US plastics body says FTA
penalizes US resin makers; urges change
A coalition representing the US plastics industry has noted that current Free Trade Agreement laws in the country were penalizing domestic plastics resin makers, and have started lobbying to change the FTA laws "to help level the playing field" for the domestic manufacturing sector.
Tariffs and other surcharges rendered solely on North American manufacturers -- initially instituted to help countries like China compete on a global scale on par with Western manufacturing giants -- have morphed into such a lopsided economic favor for Far East producers that the US sector can no longer compete, Vice President of the Society of Plastics Industry, Walt Bishop, said on the sidelines of the annual NPE 2006 Free Conference in Chicago, Monday. As a result, domestic plastics manufacturers are working to forge joint ventures and other alliances among themselves in an attempt to prevent the US sector from becoming extinct.
"The plastics industry is changing, and we need to change to keep up," Bishop said. SPI leaders have started to rally US resin producers to stand together to combat laws that enable China and other foreign manufacturers to sell products free of duty. And while other waivers SPI is seeking to implement -- such as giving US exporters the same reduced freight rates as their Chinese counterparts -- will help the domestic sector's profit margins, there are still other undefined, global dynamics that portray a dismal future for the 60-year old US industry. "Alone we can do so little. There is talk of a currency shift - that China is undervalued," Bishop said. "That is not good for the rest of us."
Also of note, Bishop said, the US sector has become a victim of its own government's laws. Federal rules requiring the domestic petrochemical sector to beef up security at the companies' expense have inhibited private investment in logistics requisite to keep up with demand.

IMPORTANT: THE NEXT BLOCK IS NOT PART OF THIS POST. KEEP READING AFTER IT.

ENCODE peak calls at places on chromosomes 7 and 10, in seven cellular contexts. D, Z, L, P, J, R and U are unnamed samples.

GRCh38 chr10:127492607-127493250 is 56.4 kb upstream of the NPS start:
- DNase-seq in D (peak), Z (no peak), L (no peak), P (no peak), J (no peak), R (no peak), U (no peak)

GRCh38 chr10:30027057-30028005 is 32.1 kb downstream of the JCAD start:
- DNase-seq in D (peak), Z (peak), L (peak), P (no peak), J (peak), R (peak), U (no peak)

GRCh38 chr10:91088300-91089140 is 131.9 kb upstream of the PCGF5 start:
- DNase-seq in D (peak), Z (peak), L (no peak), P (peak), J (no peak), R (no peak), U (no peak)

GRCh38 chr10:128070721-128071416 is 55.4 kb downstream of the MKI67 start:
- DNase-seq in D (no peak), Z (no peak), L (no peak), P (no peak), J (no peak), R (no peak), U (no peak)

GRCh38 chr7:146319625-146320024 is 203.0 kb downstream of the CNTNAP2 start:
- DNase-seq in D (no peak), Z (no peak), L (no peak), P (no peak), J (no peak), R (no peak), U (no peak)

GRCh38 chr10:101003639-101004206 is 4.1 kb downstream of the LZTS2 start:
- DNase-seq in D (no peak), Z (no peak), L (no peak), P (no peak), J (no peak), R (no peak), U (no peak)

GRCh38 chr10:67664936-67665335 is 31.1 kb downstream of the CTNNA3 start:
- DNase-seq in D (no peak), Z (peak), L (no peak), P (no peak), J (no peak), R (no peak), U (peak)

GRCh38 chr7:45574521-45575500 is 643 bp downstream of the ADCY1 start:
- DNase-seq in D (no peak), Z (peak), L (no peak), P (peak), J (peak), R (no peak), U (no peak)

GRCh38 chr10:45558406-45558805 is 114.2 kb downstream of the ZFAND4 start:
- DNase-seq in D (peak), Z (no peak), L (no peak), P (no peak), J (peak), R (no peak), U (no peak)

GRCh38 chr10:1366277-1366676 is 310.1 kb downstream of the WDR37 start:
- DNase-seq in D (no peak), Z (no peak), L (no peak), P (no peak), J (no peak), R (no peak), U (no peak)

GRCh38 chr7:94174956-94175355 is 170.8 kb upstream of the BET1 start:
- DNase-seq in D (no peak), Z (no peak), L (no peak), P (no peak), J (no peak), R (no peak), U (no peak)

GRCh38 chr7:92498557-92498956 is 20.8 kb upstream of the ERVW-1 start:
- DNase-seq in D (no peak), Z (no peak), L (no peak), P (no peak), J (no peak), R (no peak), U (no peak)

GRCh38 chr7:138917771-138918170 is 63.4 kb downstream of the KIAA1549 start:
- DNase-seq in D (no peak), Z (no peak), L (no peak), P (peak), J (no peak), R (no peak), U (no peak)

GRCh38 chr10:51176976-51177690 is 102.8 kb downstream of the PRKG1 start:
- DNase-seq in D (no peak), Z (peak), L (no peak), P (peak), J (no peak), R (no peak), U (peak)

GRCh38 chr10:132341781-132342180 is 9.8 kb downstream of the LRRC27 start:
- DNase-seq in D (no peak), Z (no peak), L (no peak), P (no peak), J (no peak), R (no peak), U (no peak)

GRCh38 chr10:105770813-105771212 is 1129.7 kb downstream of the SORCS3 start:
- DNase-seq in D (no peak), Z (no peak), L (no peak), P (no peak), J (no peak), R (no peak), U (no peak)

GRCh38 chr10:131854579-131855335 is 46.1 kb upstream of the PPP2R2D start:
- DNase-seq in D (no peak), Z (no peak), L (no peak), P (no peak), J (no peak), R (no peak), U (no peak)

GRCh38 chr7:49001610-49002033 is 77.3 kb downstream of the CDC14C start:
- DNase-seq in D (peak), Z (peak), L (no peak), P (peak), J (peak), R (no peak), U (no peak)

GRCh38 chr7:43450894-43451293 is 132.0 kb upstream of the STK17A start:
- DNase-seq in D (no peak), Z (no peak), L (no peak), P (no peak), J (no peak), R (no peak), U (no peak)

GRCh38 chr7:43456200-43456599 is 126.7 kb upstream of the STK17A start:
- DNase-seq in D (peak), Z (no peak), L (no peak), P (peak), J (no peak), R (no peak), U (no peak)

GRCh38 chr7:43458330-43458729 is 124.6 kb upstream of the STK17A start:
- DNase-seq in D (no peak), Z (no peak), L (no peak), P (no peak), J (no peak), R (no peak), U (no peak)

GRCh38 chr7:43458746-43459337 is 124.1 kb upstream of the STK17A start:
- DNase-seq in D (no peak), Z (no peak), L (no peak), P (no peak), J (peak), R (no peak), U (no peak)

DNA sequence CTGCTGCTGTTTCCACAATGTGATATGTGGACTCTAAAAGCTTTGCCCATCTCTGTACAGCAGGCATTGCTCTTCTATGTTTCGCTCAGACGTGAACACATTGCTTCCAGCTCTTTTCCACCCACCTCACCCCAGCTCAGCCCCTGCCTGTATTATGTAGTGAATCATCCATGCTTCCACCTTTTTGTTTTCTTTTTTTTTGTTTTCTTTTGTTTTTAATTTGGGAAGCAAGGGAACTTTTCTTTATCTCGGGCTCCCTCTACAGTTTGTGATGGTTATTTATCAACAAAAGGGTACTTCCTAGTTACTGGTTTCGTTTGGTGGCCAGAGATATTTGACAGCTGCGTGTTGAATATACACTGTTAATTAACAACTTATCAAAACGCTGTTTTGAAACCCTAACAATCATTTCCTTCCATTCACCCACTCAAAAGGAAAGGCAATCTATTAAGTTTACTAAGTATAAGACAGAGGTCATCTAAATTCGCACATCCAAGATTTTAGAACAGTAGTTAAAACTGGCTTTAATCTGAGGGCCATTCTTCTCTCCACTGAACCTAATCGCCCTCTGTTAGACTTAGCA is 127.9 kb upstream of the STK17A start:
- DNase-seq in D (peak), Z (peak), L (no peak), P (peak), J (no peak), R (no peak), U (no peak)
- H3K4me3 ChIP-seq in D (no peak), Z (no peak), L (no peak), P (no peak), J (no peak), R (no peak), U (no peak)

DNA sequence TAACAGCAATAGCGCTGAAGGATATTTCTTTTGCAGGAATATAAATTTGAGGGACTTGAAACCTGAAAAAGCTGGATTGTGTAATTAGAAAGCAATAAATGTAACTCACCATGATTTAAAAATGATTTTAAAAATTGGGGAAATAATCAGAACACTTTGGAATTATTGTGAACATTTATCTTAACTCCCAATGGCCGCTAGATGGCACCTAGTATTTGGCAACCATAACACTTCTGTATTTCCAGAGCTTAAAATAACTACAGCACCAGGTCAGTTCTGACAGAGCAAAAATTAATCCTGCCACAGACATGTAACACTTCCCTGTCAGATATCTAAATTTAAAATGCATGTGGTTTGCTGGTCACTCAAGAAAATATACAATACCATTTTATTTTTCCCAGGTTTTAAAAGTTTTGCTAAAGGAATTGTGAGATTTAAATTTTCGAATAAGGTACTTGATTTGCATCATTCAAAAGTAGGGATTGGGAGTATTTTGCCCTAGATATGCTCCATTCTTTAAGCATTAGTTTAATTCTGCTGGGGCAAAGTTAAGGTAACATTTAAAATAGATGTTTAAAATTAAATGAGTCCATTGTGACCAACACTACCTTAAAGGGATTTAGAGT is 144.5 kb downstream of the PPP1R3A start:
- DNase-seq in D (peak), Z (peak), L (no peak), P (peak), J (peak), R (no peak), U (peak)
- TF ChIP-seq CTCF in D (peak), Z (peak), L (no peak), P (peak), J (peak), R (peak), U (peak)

As an example, Bishop said this year's conference underwriter, Dow Chemical, "is not building anymore infrastructure in this country." And, he said, the dwindling US sector will soon be replaced by its foreign competitors. "SABIC will make a big splash in 2009," Bishop said, when the Saudi Arabia-owned national acquires US assets in 2009.
Resin makers pledge allegiance to US, but limit investments: NPE
Resin companies aren't
turning their backs on the US, but don't expect to see
manufacturing investment into the high-cost region, several
companies said in press events held Tuesday, the second day of
the NPE 2006 conference in Chicago. "We believe that the US
will remain the heart of the global chemical industry,"
Lanxess President and CEO Randall Dearth told reporters. At the
same time, the company seeks investment opportunities to increase
its presence in Asia while continuing to restructure its US
business. "We are focusing on turning around our US chemical
operations," he added.
Dearth and Lanxess board member Ulrich Koemm agreed that the company would not support unprofitable businesses, and that its US ABS business was one of its unprofitable businesses, but made no announcements about plans to exit it or suspend US operations. They did re-iterate, however, that the company's restructuring efforts were far from complete. "More restructuring will be coming," Dearth said.
So far, Lanxess has closed a textile processing plant in Wellford, South Carolina, and at a former Bayer plant in New Martinsville, West Virginia. It continues to produce styrenics at Addyston, Ohio, but was evaluating that that business, as well. To show its seriousness about the site, Lanxess is moving its US headquarters from Pittsburgh (where its former owner, Bayer, remains) to Addyston.
Basell, the largest polypropylene seller in North America, also re-iterated its commitment to stay in the US market, but its investment there was limited to a catalyst business acquisition from Akzo Nobel. In comparison, it was recently named a strategic partner to the government of Kazakhstan, where the company recently signed a memorandum of understanding with KazMunayGaz and SAT to build a petrochemical complex that could result in more than a $4 billion in investment. It also recently signed a joint-venture agreement for an ethylene/polyethylene complex in Saudi Arabia with Polyolefins Tasnee and Sahara Olefins Company.
Rather than address the US market specifically, Basell referred to its strategy as one for North America, noting its manufacturing sites in Sarnia, Ontario; Varennes, Quebec; and Tampico, Mexico. Still, most of its North American resin production is in the US, at Lake Charles, Louisiana; Bayport, Texas; and Jackson, Tennessee.
"We don't believe the sun is setting yet in North America," Basell's North American Polyolefins President Randy Woelfel told reporters at a press event Tuesday. "But it is very challenging there." He noted, however, that "we live in a NAFTA world, and Mexico is no longer seen as an export market," referring to the North American Free Trade Agreement.